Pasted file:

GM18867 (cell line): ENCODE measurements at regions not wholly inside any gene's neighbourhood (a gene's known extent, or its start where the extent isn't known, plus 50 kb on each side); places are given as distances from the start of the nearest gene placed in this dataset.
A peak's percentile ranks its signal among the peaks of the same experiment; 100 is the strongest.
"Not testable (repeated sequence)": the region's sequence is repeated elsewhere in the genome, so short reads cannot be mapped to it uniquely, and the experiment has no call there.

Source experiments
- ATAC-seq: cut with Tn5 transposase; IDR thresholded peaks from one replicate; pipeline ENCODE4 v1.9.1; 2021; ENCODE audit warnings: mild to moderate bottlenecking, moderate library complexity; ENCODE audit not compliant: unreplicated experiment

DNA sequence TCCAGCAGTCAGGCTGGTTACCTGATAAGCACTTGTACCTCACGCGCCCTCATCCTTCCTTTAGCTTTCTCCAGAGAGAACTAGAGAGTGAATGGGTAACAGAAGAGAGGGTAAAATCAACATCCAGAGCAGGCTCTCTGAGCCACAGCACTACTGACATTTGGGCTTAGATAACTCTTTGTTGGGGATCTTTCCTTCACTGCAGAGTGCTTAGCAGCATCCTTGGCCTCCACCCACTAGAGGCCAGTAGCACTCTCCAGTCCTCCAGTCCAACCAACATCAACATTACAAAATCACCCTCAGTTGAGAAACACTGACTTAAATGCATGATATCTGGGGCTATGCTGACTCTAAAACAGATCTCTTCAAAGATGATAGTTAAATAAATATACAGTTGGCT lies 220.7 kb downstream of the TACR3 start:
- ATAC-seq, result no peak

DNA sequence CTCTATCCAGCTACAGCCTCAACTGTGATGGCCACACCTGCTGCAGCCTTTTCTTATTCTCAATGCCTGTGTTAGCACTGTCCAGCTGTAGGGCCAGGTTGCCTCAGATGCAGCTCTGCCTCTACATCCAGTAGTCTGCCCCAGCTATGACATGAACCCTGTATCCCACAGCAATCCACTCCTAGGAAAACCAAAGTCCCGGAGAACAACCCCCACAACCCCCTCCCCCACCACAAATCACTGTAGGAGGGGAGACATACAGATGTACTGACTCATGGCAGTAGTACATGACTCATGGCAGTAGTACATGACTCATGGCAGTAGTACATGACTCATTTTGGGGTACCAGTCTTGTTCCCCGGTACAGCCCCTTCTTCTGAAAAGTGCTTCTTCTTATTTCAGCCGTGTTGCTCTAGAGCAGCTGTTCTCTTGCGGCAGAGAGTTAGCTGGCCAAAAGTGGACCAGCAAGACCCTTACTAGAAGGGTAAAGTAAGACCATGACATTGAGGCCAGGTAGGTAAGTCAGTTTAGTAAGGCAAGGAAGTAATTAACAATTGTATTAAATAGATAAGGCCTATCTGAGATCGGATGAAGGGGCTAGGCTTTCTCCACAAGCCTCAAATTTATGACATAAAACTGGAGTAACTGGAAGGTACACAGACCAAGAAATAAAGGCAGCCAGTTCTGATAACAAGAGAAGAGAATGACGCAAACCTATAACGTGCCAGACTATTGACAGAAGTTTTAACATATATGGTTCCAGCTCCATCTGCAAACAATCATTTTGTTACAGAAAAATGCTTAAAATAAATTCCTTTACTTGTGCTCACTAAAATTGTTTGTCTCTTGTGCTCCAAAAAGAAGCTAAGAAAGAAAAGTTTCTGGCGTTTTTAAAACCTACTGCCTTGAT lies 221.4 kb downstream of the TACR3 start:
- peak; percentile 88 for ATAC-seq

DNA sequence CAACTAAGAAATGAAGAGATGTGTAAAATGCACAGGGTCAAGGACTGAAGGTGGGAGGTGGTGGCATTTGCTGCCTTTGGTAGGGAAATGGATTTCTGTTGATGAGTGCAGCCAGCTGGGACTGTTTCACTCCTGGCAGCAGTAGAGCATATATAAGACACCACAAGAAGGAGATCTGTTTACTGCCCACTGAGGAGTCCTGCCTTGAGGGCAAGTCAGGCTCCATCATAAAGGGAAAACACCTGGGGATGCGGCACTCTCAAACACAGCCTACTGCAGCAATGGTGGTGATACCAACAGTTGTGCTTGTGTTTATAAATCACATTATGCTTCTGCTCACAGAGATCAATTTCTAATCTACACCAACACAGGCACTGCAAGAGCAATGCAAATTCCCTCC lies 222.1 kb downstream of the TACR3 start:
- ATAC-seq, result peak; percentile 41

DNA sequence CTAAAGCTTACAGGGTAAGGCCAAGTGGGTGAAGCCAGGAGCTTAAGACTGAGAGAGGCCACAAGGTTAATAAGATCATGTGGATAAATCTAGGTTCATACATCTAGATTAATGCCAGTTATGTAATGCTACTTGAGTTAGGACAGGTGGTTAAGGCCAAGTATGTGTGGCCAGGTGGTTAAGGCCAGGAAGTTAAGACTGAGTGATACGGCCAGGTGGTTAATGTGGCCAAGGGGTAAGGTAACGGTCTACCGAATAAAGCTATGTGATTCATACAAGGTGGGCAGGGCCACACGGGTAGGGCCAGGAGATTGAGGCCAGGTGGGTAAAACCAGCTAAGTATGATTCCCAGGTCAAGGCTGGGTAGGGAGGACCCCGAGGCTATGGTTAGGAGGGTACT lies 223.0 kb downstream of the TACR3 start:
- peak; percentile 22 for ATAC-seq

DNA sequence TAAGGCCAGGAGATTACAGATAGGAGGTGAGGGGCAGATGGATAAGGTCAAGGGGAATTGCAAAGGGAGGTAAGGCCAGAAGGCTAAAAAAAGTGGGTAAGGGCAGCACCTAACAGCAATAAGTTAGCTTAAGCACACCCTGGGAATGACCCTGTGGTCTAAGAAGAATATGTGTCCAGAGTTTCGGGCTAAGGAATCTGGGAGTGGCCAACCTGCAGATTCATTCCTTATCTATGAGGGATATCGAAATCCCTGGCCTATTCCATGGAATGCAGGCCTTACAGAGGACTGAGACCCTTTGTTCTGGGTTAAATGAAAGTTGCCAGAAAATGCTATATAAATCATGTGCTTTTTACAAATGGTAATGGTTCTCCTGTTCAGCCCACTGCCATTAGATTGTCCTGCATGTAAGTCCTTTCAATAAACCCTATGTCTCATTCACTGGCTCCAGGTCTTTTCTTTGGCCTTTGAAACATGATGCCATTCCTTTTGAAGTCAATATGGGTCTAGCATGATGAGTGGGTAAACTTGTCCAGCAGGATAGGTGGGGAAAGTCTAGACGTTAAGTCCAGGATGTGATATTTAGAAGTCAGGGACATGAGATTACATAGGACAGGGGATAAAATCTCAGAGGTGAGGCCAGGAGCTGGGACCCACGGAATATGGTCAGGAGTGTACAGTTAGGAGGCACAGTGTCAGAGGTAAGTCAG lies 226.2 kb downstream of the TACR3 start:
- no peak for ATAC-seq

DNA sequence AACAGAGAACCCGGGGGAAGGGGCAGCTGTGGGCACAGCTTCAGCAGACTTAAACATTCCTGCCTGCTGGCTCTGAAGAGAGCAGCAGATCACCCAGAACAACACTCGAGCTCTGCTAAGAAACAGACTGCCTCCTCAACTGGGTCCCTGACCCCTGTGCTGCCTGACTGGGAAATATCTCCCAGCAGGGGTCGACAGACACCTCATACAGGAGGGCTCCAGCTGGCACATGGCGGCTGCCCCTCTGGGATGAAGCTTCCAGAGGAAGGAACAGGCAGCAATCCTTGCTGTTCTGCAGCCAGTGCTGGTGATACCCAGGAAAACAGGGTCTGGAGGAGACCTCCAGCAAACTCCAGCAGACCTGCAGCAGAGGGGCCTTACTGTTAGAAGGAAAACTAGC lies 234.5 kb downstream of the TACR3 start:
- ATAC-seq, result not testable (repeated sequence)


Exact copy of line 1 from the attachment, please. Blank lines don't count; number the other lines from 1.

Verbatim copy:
GM18867 (cell line): ENCODE measurements at regions not wholly inside any gene's neighbourhood (a gene's known extent, or its start where the extent isn't known, plus 50 kb on each side); places are given as distances from the start of the nearest gene placed in this dataset.